On Monday evening, Twitter suspended the accounts of two prominent sports blogs, Gawker Media's Deadspin and Vox Media's SBNation. The accounts -- Deadspin's main account, @Deadspin, and SB Nation's GIF feed, @SBNationGIF- - were reportedly suspended after complaints from the National Football League, the Big 12, the Southeastern Conference and Ultimate Fighting Championship. Those organizations filed 18 grievances to Twitter citing the sites' regular posting of GIFs and Vines of game highlights, saying this violated of the Digital Millennium Copyright Act.

Legally, they may have a point. But are these groups -- in particular the NFL, which we can safely assume was Twitter's biggest concern here --simply shooting themselves in the foot by targeting popular sports sites that essentially provide them with free advertising? On the one hand, the NFL et al are notoriously heavy-handed when it comes to cracking down on copyright infringements -- and for good reason. The lucrative contracts these leagues sign with broadcasters for exclusive media rights are the major driver of their ever-growing revenue.

But on a practical level, is the NFL really facing any stiff competition from people tweeting a three-second GIF of Eli Manning's game-winning throw or Philip Rivers inadvertently punching a bird his glove? Let's keep in mind that the league hasn't really figured out this whole "social video" thing yet. The NFL is far behind others, especially Major League Baseball, in its mobile and social offerings, and whatever success it has in engaging fans through those mediums is a function of its existing popularity. As Matt Yoder of the blog Awful Announcing notes, this is the same NFL that just now, in 2015, discovered YouTube, and inexplicably disabled the ability for people to share clips on Web sites through embedding.

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There's a certain hubris underlying these crackdowns: We don't want your sites to share our game with your million Twitter followers. We're the NFL. But if you're trying to reach millennial fans, highlights on the league's clunky native video player over at NFL.com can't be the only option. Yes, your sport is wildly, disgustingly popular, but you are still limiting your exposure by restricting these sites from sharing your content.

But there's also something more at work here. The NFL, it seems, doesn't want its clips used on any site over which it doesn't have complete control. It's not a coincidence that Deadspin and SB Nation aren't just two of the most popular sports sites on the Internet -- they are also a forum for some of the most critical voices in what is often a fawning football press that offers little more insight than league-sanctioned PR. Highlights and bloopers aren't just whimsical fodder for easy clicks -- they're also used to provide context and support for astute commentary. I doubt an NFL-owned site with all the proper copyrights would post GIFs of brutal hits to the head to reinforce just how violent and dangerous the sport is, or blow up a Vine to examine potential referee impropriety. Limiting the use of these clips threatens the ability of journalists to do their jobs properly.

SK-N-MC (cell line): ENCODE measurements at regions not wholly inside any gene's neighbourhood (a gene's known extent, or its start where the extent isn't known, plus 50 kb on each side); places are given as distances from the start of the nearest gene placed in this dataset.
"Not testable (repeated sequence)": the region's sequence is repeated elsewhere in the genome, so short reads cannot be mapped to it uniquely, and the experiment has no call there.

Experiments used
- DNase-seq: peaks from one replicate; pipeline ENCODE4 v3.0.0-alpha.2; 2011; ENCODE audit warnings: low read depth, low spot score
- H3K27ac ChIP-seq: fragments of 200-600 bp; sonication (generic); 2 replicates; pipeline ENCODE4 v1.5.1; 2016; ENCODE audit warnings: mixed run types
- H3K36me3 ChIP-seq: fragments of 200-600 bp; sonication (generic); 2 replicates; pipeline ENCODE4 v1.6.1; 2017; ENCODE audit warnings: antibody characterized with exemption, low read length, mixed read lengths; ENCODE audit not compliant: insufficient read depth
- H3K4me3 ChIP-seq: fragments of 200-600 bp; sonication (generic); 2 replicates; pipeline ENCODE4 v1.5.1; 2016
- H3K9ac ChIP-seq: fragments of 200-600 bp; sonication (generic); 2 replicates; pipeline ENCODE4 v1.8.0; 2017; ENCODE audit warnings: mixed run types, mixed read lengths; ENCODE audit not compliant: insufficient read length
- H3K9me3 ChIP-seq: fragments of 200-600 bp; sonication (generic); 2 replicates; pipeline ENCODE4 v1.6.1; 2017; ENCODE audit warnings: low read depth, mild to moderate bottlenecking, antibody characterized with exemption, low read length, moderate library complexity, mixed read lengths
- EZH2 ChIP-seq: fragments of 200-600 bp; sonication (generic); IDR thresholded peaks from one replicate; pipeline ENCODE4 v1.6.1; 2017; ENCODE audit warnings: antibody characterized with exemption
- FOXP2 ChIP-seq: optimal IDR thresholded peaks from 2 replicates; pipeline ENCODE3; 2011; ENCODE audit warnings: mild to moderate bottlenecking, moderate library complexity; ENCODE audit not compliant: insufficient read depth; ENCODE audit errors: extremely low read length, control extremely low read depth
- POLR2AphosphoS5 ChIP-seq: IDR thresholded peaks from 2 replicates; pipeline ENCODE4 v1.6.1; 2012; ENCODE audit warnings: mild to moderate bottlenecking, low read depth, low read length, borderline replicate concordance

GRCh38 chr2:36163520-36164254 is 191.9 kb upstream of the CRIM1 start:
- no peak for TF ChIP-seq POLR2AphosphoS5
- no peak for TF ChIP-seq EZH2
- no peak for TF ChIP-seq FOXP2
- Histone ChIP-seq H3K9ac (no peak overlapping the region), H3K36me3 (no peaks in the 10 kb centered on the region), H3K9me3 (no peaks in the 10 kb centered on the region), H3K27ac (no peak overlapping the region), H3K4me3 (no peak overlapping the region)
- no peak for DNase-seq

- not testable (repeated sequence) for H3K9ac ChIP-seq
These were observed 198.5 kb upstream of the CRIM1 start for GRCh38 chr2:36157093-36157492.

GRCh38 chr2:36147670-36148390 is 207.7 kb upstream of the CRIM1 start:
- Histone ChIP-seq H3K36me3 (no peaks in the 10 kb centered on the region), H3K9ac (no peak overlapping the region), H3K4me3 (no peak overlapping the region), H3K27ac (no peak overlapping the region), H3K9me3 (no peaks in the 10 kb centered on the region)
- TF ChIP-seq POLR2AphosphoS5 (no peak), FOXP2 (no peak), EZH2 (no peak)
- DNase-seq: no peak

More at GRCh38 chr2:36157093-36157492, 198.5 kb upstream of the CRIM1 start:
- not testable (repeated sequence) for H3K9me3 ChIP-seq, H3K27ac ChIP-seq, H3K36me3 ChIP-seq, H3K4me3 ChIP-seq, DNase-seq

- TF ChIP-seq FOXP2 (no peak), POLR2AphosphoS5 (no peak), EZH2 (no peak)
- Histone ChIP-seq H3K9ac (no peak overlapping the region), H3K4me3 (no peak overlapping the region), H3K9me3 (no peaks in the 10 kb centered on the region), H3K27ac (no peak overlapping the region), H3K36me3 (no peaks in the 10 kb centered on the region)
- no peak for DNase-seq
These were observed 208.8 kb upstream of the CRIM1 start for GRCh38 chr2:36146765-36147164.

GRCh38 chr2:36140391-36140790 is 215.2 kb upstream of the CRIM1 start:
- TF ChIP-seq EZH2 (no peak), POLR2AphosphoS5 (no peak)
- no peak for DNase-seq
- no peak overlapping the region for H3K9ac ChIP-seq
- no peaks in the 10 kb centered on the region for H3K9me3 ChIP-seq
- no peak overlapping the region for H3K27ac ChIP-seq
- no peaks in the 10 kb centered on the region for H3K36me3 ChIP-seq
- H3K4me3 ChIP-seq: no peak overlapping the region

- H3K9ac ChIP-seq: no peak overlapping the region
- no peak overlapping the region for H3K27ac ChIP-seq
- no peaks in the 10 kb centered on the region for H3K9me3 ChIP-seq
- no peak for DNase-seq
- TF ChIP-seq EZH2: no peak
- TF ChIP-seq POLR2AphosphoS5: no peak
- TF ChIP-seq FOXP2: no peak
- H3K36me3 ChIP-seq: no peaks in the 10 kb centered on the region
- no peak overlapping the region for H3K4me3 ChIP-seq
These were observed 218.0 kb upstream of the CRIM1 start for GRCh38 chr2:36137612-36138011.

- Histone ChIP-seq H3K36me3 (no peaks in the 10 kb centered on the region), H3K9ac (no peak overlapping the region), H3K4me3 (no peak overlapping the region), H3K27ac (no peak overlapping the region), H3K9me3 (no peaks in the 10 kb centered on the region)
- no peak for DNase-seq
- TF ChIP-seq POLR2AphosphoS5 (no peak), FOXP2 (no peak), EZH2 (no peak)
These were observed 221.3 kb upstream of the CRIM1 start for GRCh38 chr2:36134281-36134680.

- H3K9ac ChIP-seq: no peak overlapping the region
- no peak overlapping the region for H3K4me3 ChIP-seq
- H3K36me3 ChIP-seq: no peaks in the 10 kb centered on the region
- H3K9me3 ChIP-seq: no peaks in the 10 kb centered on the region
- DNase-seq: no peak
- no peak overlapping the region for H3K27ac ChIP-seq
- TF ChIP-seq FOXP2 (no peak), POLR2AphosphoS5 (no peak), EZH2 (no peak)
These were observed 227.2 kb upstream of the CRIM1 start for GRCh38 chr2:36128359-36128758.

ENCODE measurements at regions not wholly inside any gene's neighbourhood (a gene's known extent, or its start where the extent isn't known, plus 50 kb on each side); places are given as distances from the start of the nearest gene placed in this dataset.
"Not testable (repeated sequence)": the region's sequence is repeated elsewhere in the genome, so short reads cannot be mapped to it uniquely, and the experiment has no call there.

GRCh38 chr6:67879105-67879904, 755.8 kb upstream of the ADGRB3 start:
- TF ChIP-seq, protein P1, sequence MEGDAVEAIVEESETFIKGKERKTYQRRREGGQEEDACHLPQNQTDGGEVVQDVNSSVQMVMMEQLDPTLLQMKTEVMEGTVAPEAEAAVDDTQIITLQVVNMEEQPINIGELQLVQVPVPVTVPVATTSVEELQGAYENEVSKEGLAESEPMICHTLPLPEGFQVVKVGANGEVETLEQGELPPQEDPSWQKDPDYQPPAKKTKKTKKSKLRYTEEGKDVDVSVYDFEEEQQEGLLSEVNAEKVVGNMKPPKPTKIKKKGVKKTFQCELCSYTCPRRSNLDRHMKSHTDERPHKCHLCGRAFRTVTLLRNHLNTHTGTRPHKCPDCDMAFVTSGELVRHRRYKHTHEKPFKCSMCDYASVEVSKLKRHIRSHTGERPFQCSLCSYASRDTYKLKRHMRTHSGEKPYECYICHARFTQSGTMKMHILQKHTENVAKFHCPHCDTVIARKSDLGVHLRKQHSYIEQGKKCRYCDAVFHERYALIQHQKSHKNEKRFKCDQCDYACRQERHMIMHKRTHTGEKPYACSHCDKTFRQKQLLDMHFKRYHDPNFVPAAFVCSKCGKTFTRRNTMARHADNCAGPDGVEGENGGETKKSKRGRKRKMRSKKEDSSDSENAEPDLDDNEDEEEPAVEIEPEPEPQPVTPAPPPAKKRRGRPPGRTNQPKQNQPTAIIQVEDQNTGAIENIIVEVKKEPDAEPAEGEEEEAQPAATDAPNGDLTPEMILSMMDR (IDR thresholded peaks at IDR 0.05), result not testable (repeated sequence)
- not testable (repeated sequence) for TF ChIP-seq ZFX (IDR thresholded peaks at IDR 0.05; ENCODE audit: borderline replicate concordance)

Legally, the situation is a bit more complicated. The use of GIFs and Vines on the sites themselves seems to be protected under fair use, which protects the use of copyrighted material for commentary and criticism. But social media often plays by its own set of rules, raising calls for copyright law to catch up to technology. The accounts were suspended by Twitter, which may consider takedown requests but isn't required to comply; Twitter makes its own allowances for fair use under its own copyright policy.

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The NFL has stated outright that it didn't ask for the accounts to be suspended, and a CNBC review of the complaints confirms this. This means Twitter took it upon itself to take down the accounts, probably to cover its legal bases while also, perhaps not coincidentally, appeasing a major business partner. The NFL and Twitter are teamed up through the Twitter Amplify program, which allows businesses and media companies to share video, since 2013.

Under Title 17, Section 107 of the U.S. code, there are four criteria for determining fair use: (1) the purpose and character of the use, including whether such use is of a commercial nature or is for nonprofit educational purposes; (2) the nature of the copyrighted work; (3) the amount and substantiality of the portion used in relation to the copyrighted work as a whole; and (4) the effect of the use upon the potential market for or value of the copyrighted work.

For-profit journalism blurs the line between using copyrighted material for commentary or commercial gain, but as previously demonstrated, these sports GIFs are certainly used for critical purposes. And the instantaneous nature of GIFs and Vines themselves belie any notion of these clips representing a substantial portion of the broadcasts.

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It seems to all come down to who's willing to stand up to the NFL. Right now, that's pretty much only a handful of journalists and a few media companies. Twitter seems to have caved fairly easily; let's see if a site like Tumblr, which is wholly built on such GIFs, falls in line, too. As of Tuesday, the @SBNationGIF account was still suspended, while @Deadspin came back online within about an hour Monday evening. And from the looks of Deadspin's first tweet thereafter, the Shield didn't do much to scare the folks there.

Kavitha Davidson writes about sports for Bloomberg View.